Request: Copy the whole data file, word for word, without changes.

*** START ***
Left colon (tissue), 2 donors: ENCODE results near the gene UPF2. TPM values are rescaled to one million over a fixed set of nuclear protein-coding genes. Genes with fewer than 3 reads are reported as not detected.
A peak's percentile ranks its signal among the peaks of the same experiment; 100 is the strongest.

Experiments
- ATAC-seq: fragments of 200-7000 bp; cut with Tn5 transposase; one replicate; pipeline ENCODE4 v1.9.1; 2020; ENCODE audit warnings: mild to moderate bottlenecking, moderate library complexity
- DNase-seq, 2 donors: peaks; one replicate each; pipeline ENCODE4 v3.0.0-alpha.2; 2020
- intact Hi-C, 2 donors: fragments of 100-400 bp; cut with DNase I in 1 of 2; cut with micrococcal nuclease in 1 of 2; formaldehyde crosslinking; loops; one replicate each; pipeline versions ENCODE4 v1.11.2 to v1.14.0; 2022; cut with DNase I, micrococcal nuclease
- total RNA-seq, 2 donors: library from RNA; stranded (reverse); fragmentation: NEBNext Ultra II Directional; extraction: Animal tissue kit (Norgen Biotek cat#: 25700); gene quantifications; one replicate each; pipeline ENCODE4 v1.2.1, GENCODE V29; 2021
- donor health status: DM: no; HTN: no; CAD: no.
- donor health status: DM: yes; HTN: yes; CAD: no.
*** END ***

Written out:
Left colon (tissue), 2 donors: ENCODE results near the gene UPF2. TPM values are rescaled to one million over a fixed set of nuclear protein-coding genes. Genes with fewer than 3 reads are reported as not detected.
A peak's percentile ranks its signal among the peaks of the same experiment; 100 is the strongest.

Experiments
- ATAC-seq: fragments of 200-7000 bp; cut with Tn5 transposase; one replicate; pipeline ENCODE4 v1.9.1; 2020; ENCODE audit warnings: mild to moderate bottlenecking, moderate library complexity
- DNase-seq, 2 donors: peaks; one replicate each; pipeline ENCODE4 v3.0.0-alpha.2; 2020
- intact Hi-C, 2 donors: fragments of 100-400 bp; cut with DNase I in 1 of 2; cut with micrococcal nuclease in 1 of 2; formaldehyde crosslinking; loops; one replicate each; pipeline versions ENCODE4 v1.11.2 to v1.14.0; 2022; cut with DNase I, micrococcal nuclease
- total RNA-seq, 2 donors: library from RNA; stranded (reverse); fragmentation: NEBNext Ultra II Directional; extraction: Animal tissue kit (Norgen Biotek cat#: 25700); gene quantifications; one replicate each; pipeline ENCODE4 v1.2.1, GENCODE V29; 2021
- donor health status: DM: no; HTN: no; CAD: no.
- donor health status: DM: yes; HTN: yes; CAD: no.